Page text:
4) My niece would love me forever
– Everything else’
Celine’s reaction is an interminable list of laughing emojis. ‘I’m not a bible thumping religious person but someone upstairs thinks otherwise. This is how it happens. Comes and knocks you upside the head when you least expect it.’
‘Knock is an understatement. Hubby is panicking, and he’s the rational one.’
Everything happens for a reason. Celine keeps telling me so and I guess I’m starting to believe her. Or at least, I make her words mine with the feeble hope that Aaron starts believing it too.
Why would fate decide to give us another child now? I browse through websites, reading up on pros and cons of late pregnancies. It’s funny how, according to statistics, I shouldn’t be pregnant at all. My guilty thoughts go to the women who struggle to have a child at my age and fail. My stomach knots, maybe it’s this tiny being trying to let itself heard. My hands are on my belly, instinctively. There is a child growing inside of me. As intimidating and ill-timed as it can be, I’m overwhelmed. The wish to scream it to the world is excruciating, though I’m aware I have to keep it for myself; for now, maybe forever. I had no idea how much this need was still in me until I faced its reality. Starting all over again. Sleepless nights. Sky-high piles of diapers. I shouldn’t be ready, I shouldn’t even have that energy anymore. Yet, here I am, visualizing my life turned upside down for the third time and beaming at the idea. Alone.
“I decided.” The words, spoken with fiery resolution, come while dressing for Mass. That tone, one I barely ever witnessed, can only mean something I’ll deplore. “We just can’t.”
I don’t have the strength to say anything. As I walk down the side aisle of the church and take a sit on a back bench, there’s a silent apology to God, a tacit beg for forgiveness.
I can’t eat the next day. Or the one after. The drives to work are soundless and stifling, filled only with inner conversations – one hour and half of heart-shattering monologues of bliss – I’ll never have. I reapply my melted makeup in the courtesy mirror of my car, hoping nobody will notice my red eyes. How have I come to this state? My stomach is tied in a pain never known before. A pungent nausea assails me and it’s hard to say if it’s the first symptoms of the pregnancy. I thought I’d seen the worst of life. Until now. When I walk into the studio of my gynecologist for an ultrasound, my pray is that I’m losing the baby so I don’t have to do something so awful. Fate keeps siding against me. The tiny pixel flashing on the monitor makes it all the more real, all the more brutal. My eyes shut in the desperate attempt to erase that image.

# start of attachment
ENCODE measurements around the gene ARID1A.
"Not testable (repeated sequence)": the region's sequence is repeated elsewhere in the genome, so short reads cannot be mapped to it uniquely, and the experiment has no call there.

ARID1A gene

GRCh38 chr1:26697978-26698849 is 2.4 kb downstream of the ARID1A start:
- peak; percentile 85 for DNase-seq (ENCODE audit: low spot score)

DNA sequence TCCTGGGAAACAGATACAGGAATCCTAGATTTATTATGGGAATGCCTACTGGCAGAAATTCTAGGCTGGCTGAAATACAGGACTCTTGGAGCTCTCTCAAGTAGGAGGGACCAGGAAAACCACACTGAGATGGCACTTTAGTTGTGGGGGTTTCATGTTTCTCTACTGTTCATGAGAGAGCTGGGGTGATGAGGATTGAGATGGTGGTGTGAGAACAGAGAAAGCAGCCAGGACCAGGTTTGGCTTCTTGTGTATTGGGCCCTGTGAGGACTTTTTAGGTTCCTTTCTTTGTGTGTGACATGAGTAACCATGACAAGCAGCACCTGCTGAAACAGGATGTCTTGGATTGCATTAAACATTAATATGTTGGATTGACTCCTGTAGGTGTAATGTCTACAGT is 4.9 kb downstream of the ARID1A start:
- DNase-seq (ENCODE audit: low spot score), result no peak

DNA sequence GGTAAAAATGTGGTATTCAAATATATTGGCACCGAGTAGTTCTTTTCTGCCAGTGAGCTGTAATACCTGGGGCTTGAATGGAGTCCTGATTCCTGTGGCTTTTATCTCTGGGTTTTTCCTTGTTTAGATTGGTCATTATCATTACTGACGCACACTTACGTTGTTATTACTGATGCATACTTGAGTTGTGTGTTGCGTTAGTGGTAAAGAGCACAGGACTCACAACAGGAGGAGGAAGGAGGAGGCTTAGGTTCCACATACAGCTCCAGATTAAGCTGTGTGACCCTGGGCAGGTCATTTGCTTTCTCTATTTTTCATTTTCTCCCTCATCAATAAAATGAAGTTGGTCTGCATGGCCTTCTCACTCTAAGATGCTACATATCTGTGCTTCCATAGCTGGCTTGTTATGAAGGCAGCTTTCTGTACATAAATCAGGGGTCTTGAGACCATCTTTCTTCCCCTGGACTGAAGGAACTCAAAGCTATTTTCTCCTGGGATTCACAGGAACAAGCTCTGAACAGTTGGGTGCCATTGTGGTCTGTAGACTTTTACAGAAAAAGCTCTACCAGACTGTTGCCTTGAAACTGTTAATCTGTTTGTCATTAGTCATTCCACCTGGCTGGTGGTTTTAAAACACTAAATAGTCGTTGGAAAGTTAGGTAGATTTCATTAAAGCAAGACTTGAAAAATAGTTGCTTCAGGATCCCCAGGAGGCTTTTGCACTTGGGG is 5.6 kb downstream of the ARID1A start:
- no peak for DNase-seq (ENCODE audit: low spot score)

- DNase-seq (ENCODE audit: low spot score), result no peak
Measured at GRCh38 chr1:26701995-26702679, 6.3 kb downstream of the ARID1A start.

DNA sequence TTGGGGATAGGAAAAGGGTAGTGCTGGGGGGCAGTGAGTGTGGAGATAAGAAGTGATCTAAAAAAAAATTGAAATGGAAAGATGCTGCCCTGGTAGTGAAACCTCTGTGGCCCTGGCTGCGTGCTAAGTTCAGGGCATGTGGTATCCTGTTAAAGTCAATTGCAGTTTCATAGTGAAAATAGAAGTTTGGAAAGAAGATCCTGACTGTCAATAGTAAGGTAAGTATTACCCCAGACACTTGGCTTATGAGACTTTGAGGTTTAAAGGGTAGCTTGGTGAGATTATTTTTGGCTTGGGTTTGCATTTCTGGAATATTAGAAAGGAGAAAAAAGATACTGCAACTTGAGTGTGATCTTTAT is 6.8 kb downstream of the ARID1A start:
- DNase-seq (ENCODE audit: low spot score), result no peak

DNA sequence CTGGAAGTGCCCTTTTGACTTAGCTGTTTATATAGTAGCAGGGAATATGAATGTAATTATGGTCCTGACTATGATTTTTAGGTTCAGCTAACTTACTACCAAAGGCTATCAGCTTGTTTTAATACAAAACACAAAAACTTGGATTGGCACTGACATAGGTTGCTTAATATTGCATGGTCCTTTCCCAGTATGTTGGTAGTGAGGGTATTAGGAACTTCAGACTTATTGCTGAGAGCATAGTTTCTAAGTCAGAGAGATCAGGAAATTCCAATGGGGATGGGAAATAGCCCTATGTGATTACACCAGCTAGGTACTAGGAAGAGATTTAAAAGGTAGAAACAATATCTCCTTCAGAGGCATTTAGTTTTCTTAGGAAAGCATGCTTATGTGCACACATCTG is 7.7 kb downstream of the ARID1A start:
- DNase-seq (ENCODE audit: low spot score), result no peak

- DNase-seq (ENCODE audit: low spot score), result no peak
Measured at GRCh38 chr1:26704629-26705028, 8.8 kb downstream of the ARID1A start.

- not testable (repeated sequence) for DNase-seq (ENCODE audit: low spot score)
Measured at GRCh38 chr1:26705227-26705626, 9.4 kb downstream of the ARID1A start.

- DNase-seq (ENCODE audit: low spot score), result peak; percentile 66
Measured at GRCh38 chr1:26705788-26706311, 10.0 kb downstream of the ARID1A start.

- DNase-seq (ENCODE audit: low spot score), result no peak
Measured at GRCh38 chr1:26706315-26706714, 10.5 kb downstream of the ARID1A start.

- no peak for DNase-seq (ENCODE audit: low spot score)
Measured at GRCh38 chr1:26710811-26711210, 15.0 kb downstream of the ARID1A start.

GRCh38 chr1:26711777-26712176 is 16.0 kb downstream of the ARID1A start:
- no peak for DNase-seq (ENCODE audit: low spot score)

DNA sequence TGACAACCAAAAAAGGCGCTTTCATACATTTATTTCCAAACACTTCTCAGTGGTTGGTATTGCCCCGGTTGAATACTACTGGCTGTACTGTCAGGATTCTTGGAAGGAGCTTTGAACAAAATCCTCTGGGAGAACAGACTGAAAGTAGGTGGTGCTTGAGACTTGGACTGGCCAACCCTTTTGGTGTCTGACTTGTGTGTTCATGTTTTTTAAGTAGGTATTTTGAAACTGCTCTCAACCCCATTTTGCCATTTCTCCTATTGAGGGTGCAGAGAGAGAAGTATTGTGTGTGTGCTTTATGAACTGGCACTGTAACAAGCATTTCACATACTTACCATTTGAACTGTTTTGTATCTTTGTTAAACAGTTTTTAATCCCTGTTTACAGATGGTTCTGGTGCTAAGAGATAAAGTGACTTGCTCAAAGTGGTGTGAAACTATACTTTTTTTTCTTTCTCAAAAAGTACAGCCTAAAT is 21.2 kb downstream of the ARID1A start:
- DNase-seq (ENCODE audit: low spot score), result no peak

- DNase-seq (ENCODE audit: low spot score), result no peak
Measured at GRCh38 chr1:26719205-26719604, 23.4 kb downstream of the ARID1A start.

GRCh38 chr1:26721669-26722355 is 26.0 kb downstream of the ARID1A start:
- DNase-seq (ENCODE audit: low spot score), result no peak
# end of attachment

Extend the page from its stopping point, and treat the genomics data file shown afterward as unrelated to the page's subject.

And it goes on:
“Are you mad?” Had I one penny for every time Aaron asks me this question on the days to come, daycare for this child would be settled before it sees the light. This seems all he can – or dares to – ask me.
“I’m not mad.” I’m many other things. Defeated, miserable, disappointed, emotionally smothered, strained by the effort of holding back tears. I feel selfish and misunderstood at once. My gaze is focused on my reflection in the bathroom mirror, my voice quivers as, with herculean self-control, I confess all the above feelings. I’m not stupid, there’s no way we could afford another child, but to sacrifice it? It feels horrifying. I feel guilty, dirty. I’ve never been against abortion until now that its eventuality is affecting me. I don’t want and cannot deal with it. It’s not who I am, not who I want to be. It was easy to take positions until the body was mine…
I should accept the decision, move on, stop dreaming of a child that will never be. Maybe I’m stubborn, or hopeful, maybe I don’t pay enough attention to the right signs and catch only the misleading ones, those most appealing to me.
Matt keeps asking for a sister, he’s almost eleven, he would help with the baby… Your niece would thank you forever… The only girl in my family… Grannies would freak out…
I play every possible card, even the trembling pouting lip. It always works when Danny does it.
That night, back from a party, Aaron is unusually silent. If fifteen years of marriage taught me something, is that his silences are never silences, they’re storms ready to rage. And before I can figure out what’s crossing his mind, all sorts of accusations pour down on me with a frustration-driven fury I wasn’t expecting, or remotely foreseeing.
I’m selfish. I’m guilting him. If I keep this child I’m gonna have it alone because he’ll leave.
Petrified, I listen to every word without daring to counterattack, or to utter even an innocent monosyllable. My belly contracts. It hurts in every possible way. Then, something inside me dies, something has just changed forever the way I look at him.
‘Aaron decided for abortion.’ My accusation is outright, and so is Celine’s sorrow.
‘Only you guys know what’s best for you. I’m so sorry…’
When they take my unborn child from me, I don’t want Aaron around, not until later when I’m back to a home that suddenly feels cold, in spite of what I still have. We solved our problem, but at what cost?
“In five years you’ll look at your kids, happy with their space, and realize we did the right thing.”
He couldn’t be any more wrong.
I know myself. I know my heart. In five years I’ll look at those rooms and see the dark, giggling pigtails that never toddled, I’ll still blame her father for making that choice for the both of us. In five years, I’ll still regret that child I never had.